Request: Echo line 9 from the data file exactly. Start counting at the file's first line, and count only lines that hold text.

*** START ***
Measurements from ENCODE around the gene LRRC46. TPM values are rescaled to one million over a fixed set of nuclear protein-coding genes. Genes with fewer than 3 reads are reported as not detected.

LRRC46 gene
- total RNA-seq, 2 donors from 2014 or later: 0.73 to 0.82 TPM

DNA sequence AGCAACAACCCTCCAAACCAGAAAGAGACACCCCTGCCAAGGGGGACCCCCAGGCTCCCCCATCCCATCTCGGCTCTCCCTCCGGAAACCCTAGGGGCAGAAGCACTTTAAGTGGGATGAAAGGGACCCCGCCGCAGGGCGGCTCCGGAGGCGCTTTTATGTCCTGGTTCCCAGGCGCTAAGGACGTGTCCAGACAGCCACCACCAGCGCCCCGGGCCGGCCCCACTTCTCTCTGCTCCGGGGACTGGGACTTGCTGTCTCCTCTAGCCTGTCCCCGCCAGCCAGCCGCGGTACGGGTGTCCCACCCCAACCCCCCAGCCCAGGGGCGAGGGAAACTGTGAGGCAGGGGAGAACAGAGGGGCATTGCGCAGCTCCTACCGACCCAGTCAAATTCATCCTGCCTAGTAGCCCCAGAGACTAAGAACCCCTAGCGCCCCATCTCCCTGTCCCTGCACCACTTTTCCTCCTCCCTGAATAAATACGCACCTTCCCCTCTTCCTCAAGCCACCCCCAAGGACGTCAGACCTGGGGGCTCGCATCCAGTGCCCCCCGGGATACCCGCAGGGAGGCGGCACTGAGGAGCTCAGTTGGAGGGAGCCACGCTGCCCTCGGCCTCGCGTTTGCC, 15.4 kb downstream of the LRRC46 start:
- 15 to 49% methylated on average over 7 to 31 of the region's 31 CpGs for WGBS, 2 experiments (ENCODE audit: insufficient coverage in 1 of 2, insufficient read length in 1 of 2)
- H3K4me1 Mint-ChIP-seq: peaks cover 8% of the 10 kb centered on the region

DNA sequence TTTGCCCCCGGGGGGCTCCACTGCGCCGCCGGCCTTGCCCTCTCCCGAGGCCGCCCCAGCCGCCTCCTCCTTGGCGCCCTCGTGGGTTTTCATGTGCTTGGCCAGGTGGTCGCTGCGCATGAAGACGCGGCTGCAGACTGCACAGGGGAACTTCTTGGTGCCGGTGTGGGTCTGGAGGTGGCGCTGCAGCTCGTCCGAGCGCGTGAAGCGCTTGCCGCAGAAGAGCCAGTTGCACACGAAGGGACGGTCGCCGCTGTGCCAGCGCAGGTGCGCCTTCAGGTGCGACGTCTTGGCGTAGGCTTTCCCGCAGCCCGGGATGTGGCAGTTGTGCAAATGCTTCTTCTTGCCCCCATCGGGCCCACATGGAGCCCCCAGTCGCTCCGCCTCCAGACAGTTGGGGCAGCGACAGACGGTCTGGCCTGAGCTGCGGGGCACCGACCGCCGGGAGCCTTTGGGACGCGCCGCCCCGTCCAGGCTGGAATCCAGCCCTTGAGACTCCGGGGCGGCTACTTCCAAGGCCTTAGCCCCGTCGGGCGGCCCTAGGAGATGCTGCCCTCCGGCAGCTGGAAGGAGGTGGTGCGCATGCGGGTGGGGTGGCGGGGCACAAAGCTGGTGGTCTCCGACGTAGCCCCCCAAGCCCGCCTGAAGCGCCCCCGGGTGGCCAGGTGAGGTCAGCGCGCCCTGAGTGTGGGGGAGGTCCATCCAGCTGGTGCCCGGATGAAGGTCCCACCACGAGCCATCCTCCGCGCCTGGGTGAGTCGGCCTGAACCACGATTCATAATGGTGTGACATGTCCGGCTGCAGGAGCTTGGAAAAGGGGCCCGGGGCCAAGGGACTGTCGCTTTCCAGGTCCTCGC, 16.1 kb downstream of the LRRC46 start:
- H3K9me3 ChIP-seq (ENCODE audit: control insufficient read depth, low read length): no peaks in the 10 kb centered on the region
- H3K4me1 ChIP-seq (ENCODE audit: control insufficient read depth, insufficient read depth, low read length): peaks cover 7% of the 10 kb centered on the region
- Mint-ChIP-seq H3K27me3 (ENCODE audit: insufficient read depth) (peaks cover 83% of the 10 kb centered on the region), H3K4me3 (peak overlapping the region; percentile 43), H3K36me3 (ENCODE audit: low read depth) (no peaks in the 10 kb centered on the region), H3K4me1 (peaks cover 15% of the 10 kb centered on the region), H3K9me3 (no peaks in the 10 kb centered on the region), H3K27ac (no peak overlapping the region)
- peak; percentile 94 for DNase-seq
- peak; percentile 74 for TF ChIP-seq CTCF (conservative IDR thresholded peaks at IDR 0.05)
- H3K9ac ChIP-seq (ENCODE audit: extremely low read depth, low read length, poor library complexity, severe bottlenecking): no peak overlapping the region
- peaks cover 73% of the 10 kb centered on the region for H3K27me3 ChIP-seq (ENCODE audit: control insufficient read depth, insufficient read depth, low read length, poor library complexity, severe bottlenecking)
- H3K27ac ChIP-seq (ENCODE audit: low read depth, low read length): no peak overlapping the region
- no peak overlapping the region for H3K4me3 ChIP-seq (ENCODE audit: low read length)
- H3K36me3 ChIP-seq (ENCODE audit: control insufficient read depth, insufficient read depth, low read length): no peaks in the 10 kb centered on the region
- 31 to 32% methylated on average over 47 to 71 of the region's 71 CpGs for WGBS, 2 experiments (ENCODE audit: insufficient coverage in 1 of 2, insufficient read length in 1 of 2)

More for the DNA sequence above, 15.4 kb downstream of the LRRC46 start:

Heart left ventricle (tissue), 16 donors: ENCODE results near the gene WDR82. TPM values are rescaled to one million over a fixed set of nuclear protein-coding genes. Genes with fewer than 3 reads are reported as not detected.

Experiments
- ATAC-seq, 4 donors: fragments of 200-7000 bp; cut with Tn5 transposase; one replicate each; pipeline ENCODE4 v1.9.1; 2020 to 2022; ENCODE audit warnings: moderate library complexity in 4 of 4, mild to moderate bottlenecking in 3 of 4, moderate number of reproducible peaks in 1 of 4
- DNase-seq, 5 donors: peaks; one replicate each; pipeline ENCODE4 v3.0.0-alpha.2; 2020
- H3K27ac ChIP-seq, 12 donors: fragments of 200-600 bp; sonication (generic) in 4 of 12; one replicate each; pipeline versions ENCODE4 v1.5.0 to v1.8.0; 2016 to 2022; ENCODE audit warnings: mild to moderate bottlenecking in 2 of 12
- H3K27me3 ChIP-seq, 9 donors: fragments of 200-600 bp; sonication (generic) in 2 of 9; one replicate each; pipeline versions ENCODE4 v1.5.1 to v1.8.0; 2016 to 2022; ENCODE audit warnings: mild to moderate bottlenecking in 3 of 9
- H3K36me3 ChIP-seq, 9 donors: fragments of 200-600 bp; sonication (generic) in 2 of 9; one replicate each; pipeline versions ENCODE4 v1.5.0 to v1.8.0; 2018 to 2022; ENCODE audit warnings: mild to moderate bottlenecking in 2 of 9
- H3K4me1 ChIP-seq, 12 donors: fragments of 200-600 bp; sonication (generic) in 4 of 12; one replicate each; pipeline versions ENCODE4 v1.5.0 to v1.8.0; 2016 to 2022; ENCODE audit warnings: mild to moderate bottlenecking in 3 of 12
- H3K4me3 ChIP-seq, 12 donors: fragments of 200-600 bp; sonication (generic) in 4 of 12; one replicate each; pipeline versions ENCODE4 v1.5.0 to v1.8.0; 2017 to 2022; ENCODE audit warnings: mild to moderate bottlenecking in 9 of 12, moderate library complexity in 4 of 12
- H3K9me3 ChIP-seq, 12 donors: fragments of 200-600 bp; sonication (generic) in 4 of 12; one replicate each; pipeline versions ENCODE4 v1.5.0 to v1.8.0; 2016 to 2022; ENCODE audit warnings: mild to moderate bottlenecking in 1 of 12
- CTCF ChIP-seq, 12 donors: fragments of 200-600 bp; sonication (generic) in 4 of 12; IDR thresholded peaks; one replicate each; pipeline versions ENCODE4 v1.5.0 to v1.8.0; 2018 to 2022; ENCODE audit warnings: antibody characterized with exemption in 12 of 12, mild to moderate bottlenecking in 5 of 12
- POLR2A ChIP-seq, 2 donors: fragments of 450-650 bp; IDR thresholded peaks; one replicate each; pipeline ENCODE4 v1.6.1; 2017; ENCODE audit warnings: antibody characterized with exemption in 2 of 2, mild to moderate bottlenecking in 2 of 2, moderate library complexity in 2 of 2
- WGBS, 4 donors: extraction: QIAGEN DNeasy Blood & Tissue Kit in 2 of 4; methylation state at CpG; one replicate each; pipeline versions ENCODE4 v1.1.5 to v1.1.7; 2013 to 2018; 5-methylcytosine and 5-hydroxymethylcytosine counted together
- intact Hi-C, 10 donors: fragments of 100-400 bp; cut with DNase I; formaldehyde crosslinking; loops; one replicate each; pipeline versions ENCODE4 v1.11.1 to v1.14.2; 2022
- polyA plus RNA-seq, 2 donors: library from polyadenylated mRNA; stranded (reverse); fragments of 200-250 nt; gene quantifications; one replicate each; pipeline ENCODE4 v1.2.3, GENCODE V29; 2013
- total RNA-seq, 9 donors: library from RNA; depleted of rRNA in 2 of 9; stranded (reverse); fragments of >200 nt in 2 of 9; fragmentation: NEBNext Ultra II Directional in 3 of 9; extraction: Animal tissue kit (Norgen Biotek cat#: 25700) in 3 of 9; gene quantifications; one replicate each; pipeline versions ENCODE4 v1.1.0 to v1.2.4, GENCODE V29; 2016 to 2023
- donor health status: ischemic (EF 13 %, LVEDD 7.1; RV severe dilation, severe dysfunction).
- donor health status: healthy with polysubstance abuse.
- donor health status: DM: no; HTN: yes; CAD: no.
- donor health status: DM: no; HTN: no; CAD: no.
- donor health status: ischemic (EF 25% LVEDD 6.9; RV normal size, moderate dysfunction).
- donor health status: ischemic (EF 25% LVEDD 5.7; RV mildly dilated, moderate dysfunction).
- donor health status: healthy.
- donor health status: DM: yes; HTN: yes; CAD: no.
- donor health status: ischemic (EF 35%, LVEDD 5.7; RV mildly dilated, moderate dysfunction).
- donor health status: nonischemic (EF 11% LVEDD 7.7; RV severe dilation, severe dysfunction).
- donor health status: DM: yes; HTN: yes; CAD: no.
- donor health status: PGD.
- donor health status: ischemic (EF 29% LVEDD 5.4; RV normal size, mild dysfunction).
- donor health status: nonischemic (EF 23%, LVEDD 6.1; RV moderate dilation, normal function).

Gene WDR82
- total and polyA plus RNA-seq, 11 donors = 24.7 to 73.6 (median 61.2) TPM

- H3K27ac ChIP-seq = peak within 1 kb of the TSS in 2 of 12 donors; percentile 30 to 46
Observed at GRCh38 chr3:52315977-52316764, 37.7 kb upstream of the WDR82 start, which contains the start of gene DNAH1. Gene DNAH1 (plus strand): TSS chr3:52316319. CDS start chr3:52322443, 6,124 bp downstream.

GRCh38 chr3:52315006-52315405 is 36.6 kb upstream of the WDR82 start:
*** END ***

- H3K4me1 ChIP-seq (ENCODE audit: control insufficient read depth, insufficient read depth, low read length): peaks cover 7% of the 10 kb centered on the region